SNHU, MLS to Host Job Shadow Program for Hispanic Heritage Month
A new initiative between Southern New Hampshire University and Major League Soccer (MLS) gives dozens of students an inside look at the work of MLS team executives.
"Rompe Las Barrerras" - Breaking Through the Barriers - will coincide with Hispanic Heritage Month from Sept. 15-Oct. 15. Eight MLS clubs will invite 8-16 students from Hispanic communities to shadow employees at their team offices. Each student will have the opportunity to meet with a variety of groups within each team office and will also be paired with a professional working in an area the student is interested in pursuing.
Participating clubs include FC Dallas, the L.A. Galaxy, the Houston Dynamo, the New York Red Bulls, the New York City FC, the Philadelphia Union, the Chicago Fire and DC United. The students participating in the program were selected by local school officials and are juniors and seniors in high school.
The U.S. Bureau of Labor Statistics estimates that workers of Hispanic heritage will make up nearly 20% of the labor force by 2024, an increase of nearly 4% in just a decade. While college high school dropout rates are falling and college enrollment figures are climbing, there are still disparities, including the rate that Hispanic students graduate with a bachelor's degree within 6 years of high school. That rate is 10% lower than that for white students, PBS reported earlier this year.
The goal of Rompe Las Barrerras is to provide students with a real-world look at the daily experiences of a professional in a field he or she has expressed an interest in. The hope is students will be more motivated to advance their education and career development goals.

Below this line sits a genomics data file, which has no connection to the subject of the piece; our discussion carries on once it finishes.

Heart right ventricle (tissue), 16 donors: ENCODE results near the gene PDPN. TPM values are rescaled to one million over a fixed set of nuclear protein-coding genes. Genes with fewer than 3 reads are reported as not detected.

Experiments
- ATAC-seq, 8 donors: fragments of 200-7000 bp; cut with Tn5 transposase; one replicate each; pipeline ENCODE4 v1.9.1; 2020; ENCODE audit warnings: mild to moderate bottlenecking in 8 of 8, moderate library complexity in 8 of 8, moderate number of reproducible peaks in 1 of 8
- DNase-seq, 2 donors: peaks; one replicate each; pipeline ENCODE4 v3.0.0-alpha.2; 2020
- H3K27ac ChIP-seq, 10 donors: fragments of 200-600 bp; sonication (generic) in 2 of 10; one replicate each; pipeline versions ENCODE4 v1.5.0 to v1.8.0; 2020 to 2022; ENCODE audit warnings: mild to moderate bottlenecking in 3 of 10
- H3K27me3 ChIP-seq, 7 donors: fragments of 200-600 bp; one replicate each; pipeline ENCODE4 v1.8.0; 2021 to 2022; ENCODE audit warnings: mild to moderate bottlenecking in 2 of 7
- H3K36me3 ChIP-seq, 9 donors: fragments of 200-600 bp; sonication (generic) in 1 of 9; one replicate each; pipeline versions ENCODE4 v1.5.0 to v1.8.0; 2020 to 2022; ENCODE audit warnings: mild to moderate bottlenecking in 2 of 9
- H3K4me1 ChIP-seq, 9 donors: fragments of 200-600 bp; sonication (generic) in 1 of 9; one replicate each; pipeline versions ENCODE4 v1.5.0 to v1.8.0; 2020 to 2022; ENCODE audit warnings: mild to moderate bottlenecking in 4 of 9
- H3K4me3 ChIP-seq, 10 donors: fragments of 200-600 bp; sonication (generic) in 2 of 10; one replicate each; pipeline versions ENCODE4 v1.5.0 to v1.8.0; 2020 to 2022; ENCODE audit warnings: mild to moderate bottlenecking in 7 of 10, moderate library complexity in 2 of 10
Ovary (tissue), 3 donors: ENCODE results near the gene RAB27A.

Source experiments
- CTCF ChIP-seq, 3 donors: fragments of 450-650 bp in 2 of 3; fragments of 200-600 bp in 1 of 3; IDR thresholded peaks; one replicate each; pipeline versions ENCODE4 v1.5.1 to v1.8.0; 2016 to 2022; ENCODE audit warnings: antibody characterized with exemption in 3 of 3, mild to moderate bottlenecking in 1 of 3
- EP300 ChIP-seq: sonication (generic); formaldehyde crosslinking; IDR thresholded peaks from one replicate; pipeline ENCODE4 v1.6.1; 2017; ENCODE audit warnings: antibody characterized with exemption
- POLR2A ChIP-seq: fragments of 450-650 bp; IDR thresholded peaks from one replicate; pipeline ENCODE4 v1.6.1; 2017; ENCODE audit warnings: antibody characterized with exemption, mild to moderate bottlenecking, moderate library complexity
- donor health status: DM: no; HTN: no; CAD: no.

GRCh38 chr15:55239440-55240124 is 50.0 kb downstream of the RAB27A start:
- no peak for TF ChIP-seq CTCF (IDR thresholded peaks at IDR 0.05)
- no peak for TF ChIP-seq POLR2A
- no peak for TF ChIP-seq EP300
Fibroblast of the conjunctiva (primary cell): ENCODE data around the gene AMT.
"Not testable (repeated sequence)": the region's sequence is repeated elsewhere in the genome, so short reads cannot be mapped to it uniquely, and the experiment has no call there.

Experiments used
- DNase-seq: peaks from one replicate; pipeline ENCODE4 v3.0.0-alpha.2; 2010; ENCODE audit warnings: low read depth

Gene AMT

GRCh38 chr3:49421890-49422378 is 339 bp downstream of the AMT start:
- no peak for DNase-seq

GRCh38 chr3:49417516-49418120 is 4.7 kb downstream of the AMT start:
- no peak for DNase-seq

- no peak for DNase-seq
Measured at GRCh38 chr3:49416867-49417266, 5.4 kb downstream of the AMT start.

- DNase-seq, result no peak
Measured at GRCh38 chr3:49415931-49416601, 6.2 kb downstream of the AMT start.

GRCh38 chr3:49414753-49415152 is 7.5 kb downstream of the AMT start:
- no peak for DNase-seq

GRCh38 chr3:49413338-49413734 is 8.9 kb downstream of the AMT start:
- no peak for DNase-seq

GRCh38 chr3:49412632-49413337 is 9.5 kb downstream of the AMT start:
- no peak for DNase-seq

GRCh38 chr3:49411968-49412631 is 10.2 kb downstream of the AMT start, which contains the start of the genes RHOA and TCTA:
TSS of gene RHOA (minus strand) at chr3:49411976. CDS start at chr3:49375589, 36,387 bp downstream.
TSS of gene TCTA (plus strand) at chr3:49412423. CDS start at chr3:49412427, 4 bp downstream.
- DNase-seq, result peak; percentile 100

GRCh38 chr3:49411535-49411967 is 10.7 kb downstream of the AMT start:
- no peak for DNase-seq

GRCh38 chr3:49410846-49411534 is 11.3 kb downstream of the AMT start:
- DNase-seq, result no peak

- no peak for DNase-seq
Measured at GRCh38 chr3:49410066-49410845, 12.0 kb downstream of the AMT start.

Providing these local opportunities to students, Rompe Las Barrerras also aligns with the League's Soccer For All platform, which aims to foster more inclusive communities. Soccer For All signifies that everyone is welcome to MLS, regardless of race, color, religion, national origin, gender, gender identity, disability, sexual orientation or socioeconomic status.
The students will have the chance for one-on-one time with employees and accompany them during daily meetings and to observe staff interactions.
"The goal of the shadowing program is to provide students of Hispanic heritage with a real-world experience in real-world work," said Tamara Sherrod, a partnership marketing program manager at SNHU. "The hope is for them to see what happens in their area of interest leading up to game day."
After spending the day in an office shadowing a business professional, the students will also be invited to a team match to watch the soccer pros in a very different work environment.
Joe Cote is a staff writer at Southern New Hampshire University. Follow him on Twitter @JoeCo2323.
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